At the time of the leak, Washington had already offered small concessions as “confidence-building measures,” a former senior U.S. official said. They were aimed at developing a rapport and moving talks forward, said a current U.S. official on condition he not be identified because of the sensitivity of the topic.
The concessions included treating the Taliban and al Qaeda differently under international sanctions. The Taliban had argued that while al Qaeda is focused on worldwide jihad against the West, Taliban militants have focused on Afghanistan and have shown little interest in attacking targets abroad.
Other goodwill gestures that were not made public included Aga’s safe passage to Germany, U.S. officials said. The U.S. also offered assurances that it would not block the Taliban from opening an office in a third country, the official said.
Aga slowly established his bona fides with the U.S. officials, who had initial doubts both about his identity and his level of contact and influence with Omar, former and current U.S. official with knowledge of the discussion said. For example, a coded reference to the talks appeared on a Taliban-affiliated website following one meeting, just as Aga said it would, one official said.
Aga sought the freedom of Taliban fighters in U.S. custody in Guantanamo Bay and Bagram Air Field, north of the Afghan capital where an estimated 600 Afghans are being held. Still at Guantanamo Bay is former Taliban Defense Ministry Chief of Staff Mullah Mohammed Fazil, Taliban intelligence official Abdul Haq Wasiq and former Herat governor Mullah Khairullah Khairkhwa.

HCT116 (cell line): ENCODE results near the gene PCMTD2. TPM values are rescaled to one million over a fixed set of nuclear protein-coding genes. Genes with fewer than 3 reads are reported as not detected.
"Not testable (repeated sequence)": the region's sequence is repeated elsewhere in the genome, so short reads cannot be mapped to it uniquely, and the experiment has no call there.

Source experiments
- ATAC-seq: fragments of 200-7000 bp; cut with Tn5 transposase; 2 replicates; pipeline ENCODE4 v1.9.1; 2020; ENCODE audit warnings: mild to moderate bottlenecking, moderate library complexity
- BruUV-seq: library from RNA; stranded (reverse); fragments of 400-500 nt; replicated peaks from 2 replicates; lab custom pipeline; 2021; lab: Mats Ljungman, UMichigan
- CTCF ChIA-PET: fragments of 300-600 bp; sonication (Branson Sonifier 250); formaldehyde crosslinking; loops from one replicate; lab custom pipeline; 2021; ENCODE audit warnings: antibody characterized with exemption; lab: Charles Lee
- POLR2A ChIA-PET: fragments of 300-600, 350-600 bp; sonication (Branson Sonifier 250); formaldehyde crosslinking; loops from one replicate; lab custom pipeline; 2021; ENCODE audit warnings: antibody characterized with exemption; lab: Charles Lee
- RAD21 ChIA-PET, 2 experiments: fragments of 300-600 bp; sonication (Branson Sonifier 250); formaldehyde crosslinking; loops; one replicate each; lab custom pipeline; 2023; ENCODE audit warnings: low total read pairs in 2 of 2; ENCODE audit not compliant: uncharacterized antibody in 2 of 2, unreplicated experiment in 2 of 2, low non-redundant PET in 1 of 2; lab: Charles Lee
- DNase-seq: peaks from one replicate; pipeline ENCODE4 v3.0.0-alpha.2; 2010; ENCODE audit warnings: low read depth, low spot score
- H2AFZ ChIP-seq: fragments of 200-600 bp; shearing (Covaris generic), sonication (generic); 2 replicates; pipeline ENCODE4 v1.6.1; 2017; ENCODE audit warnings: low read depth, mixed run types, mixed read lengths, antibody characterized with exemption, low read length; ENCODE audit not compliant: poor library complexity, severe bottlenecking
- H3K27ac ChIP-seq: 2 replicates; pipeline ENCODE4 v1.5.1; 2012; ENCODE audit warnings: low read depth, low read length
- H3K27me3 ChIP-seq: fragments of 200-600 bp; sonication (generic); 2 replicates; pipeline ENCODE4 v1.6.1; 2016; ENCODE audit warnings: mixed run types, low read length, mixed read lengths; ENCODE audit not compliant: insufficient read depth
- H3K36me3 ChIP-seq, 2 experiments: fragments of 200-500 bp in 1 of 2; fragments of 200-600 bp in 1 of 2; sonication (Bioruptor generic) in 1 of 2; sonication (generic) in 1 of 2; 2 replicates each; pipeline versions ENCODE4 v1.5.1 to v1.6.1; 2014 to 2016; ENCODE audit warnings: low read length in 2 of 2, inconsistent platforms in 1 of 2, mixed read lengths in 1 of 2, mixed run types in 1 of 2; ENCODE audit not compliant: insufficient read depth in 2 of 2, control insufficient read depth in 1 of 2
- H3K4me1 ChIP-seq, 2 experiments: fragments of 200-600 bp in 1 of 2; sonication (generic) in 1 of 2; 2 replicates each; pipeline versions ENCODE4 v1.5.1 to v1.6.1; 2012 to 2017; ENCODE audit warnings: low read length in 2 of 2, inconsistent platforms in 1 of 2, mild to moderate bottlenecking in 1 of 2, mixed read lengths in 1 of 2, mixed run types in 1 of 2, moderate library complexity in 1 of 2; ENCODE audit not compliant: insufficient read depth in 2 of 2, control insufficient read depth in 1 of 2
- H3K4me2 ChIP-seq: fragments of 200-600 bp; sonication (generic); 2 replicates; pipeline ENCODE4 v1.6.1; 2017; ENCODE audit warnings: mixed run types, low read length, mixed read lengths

Afghanistan’s High Peace Council tasked by Karzai with finding a negotiated settlement with insurgents has requested Khairkhwa’s release.
A former U.S. official familiar with the talks said the loss of the Aga contact dismayed and angered the U.S. side, and further eroded thin trust in Karzai. There is a difference of opinion among U.S. diplomats, military officials and others about how directly Karzai should be blamed, but several officials agreed that the leak was an attempt to torpedo a diplomatic channel that Karzai and his inner circle worried would sideline and undercut the Afghan leader.
As the Afghan war slides into its 10th year and Washington plans to withdraw its combat forces by the end of 2014, a negotiated settlement between the Karzai government and the Taliban has become a stated goal for the United States. It is the centerpiece of efforts by Marc Grossman, the U.S. special envoy to Afghanistan and Pakistan.
A member of that High Peace Council, who asked not to be identified by name so he could talk candidly, told the AP that the leaking of the talks reveals the level of mistrust and the lack of coordination among the key players in any eventual peace deal.
He said all the key players — the United States, Afghan government, Afghan National Security Council and the High Peace Council — are holding separate and secret talks with their own contacts within the insurgency.
The United States, for example, has also held secret talks with Ibrahim Haqqani, the brother of Jalaluddin Haqqani, who heads the notorious Haqqani network considered by U.S. and NATO troops in Afghanistan to be their biggest threat. That contact was confirmed by officials from Pakistan, Afghanistan and the U.S.
Karzai met with representatives of wanted rebel leader Gulbuddin Hekmatyar, who is seeking greater involvement at the peace table and direct talks with the United States, said diplomats in the region.
The flurry of meetings the United States is holding with the various factions in the Afghan conflict has also extended to Pakistan, where the most powerful insurgents have found safe havens.
A month ago, U.S. Senate Foreign Relations Committee Chairman Sen. John Kerry and Pakistan’s Army chief of staff Gen. Ashfaq Pervez Kayani met for a marathon eight hours in a Gulf country. Peace negotiations with Afghanistan’s insurgents featured prominently, said both Pakistani and U.S. officials who would not be identified by name because of the secret nature of the meeting.View Entire Story
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